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z0nt0n3r
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07-02-2019, 08:53 AM

Quote:
Originally Posted by KenRobbins View Post
The shot line is the shot line and remains that way until the balls are moved. Your either on that line or not, obviously not and you already know this.

Try taking some yard string or something similar that won't damage the table to create the shot line between the rail to cue ball and cue ball to object ball. Creating a visual that you can physically see as your stepping into the shot. I've never done this, but has helped some others.
Stand back, view the shot line, step into the shot/shot line and get down on that line with your tip just barely touching the cue ball. Don't shoot the ball, stand up and repeat. Repetitions.

You want to find that stance/alignment that gets you on that line and drill that into your subconscious afterwards. If you simply can't get on that line, I'd seek instruction from a reputable stroke instructor at this point. The more knowledge, the better. Good luck

One thing that I always liked to do, is put a spot of some kind/marker in the center of the corner pocket. I always used a pocket reducer, the center of the rolled wire is perfectly centered in the pocket. After striking the cue ball, I'm visualizing my tip following/blasting through the cue ball, object ball and center pocket.
thanks,good idea to try out.
  
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Imac007
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07-03-2019, 01:40 PM

Your videos show you trying to pocket a straight shot.

In golf there is a concept called "ball bound."

The theory was that golfers simply have to swing the club through impact on line. Once the head is on the path the next step was simply to put a ball on the target line and forget about it. In theory the player simply repeats the original clubhead trajectory and the ball gets in the way traveling as intended.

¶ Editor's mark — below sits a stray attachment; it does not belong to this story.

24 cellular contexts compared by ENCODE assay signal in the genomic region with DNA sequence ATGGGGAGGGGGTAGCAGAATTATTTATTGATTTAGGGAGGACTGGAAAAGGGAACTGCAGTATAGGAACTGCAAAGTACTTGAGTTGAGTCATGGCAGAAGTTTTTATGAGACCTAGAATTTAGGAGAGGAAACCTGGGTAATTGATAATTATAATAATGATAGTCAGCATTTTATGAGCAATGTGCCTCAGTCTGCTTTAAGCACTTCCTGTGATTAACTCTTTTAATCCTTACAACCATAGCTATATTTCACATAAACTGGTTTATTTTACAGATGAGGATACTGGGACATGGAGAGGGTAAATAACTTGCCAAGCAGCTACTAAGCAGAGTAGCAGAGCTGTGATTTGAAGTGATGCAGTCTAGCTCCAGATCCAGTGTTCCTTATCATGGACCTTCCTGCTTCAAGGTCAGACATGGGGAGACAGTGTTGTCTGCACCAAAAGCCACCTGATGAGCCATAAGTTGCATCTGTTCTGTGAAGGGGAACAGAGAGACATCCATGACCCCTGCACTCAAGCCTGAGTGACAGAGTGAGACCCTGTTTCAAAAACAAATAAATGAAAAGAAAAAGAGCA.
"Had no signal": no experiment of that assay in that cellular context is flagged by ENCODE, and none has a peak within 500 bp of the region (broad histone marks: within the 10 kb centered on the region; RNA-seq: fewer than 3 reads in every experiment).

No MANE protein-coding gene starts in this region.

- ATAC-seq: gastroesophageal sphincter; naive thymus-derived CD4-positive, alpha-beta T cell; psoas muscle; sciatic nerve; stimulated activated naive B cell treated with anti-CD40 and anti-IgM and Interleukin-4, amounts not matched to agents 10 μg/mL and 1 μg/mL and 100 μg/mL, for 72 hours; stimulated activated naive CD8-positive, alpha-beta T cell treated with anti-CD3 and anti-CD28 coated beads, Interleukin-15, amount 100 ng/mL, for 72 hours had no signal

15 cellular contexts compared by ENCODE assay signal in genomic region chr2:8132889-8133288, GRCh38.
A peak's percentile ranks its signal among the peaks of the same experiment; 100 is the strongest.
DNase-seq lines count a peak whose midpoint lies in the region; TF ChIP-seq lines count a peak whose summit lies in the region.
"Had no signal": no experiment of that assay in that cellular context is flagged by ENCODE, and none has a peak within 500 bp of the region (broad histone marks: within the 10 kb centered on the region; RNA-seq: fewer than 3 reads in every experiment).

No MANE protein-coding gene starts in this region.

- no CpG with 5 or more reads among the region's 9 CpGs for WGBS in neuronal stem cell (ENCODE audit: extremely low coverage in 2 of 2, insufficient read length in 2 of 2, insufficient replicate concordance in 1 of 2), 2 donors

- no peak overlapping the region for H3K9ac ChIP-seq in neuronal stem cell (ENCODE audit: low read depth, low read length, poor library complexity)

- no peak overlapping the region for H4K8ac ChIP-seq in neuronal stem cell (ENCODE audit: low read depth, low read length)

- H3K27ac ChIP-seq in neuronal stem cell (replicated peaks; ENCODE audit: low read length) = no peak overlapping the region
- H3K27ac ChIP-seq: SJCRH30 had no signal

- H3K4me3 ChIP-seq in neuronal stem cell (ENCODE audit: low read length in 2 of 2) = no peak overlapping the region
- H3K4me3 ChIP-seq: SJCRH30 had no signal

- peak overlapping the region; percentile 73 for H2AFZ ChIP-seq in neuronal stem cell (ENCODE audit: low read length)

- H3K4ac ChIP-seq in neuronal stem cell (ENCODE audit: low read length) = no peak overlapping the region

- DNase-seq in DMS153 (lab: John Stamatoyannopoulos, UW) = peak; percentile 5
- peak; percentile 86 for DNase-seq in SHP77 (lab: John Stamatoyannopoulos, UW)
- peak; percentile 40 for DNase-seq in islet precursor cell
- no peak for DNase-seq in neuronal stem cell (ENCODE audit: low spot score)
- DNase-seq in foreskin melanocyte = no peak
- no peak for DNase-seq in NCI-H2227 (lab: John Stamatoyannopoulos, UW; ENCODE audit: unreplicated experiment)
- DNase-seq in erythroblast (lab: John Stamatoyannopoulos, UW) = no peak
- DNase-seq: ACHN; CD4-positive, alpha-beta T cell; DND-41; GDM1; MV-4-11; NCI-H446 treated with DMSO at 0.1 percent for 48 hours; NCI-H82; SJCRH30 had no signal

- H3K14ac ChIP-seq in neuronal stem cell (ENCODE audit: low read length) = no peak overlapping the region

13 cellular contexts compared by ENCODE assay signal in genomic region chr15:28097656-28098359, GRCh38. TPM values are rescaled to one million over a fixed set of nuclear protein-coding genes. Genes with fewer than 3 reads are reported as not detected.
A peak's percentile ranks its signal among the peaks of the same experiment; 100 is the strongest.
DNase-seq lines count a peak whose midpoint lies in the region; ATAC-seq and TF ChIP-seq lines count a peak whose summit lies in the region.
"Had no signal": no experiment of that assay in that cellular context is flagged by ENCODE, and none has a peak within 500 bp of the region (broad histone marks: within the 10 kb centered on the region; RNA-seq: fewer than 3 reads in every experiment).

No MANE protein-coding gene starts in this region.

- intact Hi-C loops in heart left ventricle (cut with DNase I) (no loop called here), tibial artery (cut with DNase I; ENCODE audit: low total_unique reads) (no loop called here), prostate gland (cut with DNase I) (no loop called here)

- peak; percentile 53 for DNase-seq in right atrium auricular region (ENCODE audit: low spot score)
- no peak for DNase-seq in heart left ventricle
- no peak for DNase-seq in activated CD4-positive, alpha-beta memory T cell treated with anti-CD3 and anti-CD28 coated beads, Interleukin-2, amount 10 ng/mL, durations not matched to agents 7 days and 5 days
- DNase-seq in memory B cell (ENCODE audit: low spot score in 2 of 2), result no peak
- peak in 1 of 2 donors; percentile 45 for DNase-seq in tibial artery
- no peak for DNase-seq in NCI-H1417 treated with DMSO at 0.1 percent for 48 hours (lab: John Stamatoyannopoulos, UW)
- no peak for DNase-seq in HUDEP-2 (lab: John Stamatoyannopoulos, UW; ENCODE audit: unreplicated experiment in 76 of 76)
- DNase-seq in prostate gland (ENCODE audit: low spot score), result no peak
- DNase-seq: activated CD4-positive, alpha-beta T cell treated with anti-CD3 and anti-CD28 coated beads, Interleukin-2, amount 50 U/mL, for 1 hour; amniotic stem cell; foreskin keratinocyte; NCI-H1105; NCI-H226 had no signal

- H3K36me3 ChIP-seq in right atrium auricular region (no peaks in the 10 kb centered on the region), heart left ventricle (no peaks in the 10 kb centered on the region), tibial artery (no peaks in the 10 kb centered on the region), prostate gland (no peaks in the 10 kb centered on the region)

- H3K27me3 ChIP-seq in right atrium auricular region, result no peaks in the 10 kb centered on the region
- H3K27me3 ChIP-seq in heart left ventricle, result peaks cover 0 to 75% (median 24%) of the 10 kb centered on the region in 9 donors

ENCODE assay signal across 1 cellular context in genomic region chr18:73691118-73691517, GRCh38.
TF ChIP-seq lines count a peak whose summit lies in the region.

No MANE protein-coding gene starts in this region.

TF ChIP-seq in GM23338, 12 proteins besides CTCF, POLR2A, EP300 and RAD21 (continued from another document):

Theory is one thing but reality is another. Using wearable brain scan sensors they found that with players of all skill levels, that once the ball is put down the brain senses the difference and it shows in the scans.

Too often in pool, players get ball bound in a different way. They become fixated on the cue ball and its center. Not only is it in their immediate line of sight, but it appears large there. That fixation comes at a cost. It raises its importance and when our focus falls on it, other relevant details are missed. The face of the ball and it’s center cause our mindset to become "bound" to the ball face.

In response to this knowledge a simple strategy with multiple uses was found. Once the cue line is set from the hand, through the cue ball centerline, to the object, you should be able to look anywhere. By choosing to focus on impact a new perspective emerges. The front of the ball, not the face is what makes contact with the object ball center. Following the cue line through the cue ball we can sense where the target line exits the front of the cue ball. That point of exit is the actual surface point that must contact the object ball center, on a straight shot, to pocket the ball.

Several things are observed when using that visual when shooting. There becomes a felt connection between the contact points. The cue never stops on contact with the face when focus is on the front, so there is natural through the ball tip travel.